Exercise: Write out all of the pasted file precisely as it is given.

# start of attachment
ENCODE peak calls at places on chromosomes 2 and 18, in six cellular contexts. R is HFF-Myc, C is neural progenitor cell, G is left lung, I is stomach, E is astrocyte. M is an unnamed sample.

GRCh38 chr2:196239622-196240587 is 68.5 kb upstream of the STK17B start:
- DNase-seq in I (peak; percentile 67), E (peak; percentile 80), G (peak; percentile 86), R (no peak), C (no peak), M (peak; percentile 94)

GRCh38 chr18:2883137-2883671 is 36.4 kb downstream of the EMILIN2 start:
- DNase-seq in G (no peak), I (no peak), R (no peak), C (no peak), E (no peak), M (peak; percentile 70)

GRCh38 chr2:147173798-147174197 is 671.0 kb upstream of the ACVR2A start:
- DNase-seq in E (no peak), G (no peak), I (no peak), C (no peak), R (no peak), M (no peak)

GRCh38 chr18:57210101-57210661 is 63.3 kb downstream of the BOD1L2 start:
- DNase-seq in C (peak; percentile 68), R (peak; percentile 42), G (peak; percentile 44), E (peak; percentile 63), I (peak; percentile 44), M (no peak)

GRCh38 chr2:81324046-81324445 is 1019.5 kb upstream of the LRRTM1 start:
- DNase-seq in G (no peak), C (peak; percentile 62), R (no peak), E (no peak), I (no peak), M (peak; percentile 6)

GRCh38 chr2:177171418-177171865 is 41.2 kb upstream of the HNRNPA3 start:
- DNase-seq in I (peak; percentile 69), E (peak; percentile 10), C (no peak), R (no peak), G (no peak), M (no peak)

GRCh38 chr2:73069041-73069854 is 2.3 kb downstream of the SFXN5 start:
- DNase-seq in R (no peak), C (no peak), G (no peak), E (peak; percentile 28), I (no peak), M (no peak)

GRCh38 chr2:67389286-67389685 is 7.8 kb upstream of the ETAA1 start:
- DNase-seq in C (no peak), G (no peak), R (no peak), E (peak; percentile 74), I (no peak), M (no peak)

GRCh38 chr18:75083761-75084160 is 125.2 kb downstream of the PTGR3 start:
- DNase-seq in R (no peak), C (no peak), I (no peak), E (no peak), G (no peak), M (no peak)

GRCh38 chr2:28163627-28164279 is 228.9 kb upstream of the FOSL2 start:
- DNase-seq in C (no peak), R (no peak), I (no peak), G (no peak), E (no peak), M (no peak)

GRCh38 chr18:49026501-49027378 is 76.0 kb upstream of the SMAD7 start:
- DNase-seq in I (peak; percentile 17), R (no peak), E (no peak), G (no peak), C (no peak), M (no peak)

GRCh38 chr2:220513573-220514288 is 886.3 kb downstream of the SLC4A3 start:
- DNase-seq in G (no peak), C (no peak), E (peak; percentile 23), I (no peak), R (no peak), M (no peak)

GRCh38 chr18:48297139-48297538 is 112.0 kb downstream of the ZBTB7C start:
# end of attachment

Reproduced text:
ENCODE peak calls at places on chromosomes 2 and 18, in six cellular contexts. R is HFF-Myc, C is neural progenitor cell, G is left lung, I is stomach, E is astrocyte. M is an unnamed sample.

GRCh38 chr2:196239622-196240587 is 68.5 kb upstream of the STK17B start:
- DNase-seq in I (peak; percentile 67), E (peak; percentile 80), G (peak; percentile 86), R (no peak), C (no peak), M (peak; percentile 94)

GRCh38 chr18:2883137-2883671 is 36.4 kb downstream of the EMILIN2 start:
- DNase-seq in G (no peak), I (no peak), R (no peak), C (no peak), E (no peak), M (peak; percentile 70)

GRCh38 chr2:147173798-147174197 is 671.0 kb upstream of the ACVR2A start:
- DNase-seq in E (no peak), G (no peak), I (no peak), C (no peak), R (no peak), M (no peak)

GRCh38 chr18:57210101-57210661 is 63.3 kb downstream of the BOD1L2 start:
- DNase-seq in C (peak; percentile 68), R (peak; percentile 42), G (peak; percentile 44), E (peak; percentile 63), I (peak; percentile 44), M (no peak)

GRCh38 chr2:81324046-81324445 is 1019.5 kb upstream of the LRRTM1 start:
- DNase-seq in G (no peak), C (peak; percentile 62), R (no peak), E (no peak), I (no peak), M (peak; percentile 6)

GRCh38 chr2:177171418-177171865 is 41.2 kb upstream of the HNRNPA3 start:
- DNase-seq in I (peak; percentile 69), E (peak; percentile 10), C (no peak), R (no peak), G (no peak), M (no peak)

GRCh38 chr2:73069041-73069854 is 2.3 kb downstream of the SFXN5 start:
- DNase-seq in R (no peak), C (no peak), G (no peak), E (peak; percentile 28), I (no peak), M (no peak)

GRCh38 chr2:67389286-67389685 is 7.8 kb upstream of the ETAA1 start:
- DNase-seq in C (no peak), G (no peak), R (no peak), E (peak; percentile 74), I (no peak), M (no peak)

GRCh38 chr18:75083761-75084160 is 125.2 kb downstream of the PTGR3 start:
- DNase-seq in R (no peak), C (no peak), I (no peak), E (no peak), G (no peak), M (no peak)

GRCh38 chr2:28163627-28164279 is 228.9 kb upstream of the FOSL2 start:
- DNase-seq in C (no peak), R (no peak), I (no peak), G (no peak), E (no peak), M (no peak)

GRCh38 chr18:49026501-49027378 is 76.0 kb upstream of the SMAD7 start:
- DNase-seq in I (peak; percentile 17), R (no peak), E (no peak), G (no peak), C (no peak), M (no peak)

GRCh38 chr2:220513573-220514288 is 886.3 kb downstream of the SLC4A3 start:
- DNase-seq in G (no peak), C (no peak), E (peak; percentile 23), I (no peak), R (no peak), M (no peak)

GRCh38 chr18:48297139-48297538 is 112.0 kb downstream of the ZBTB7C start: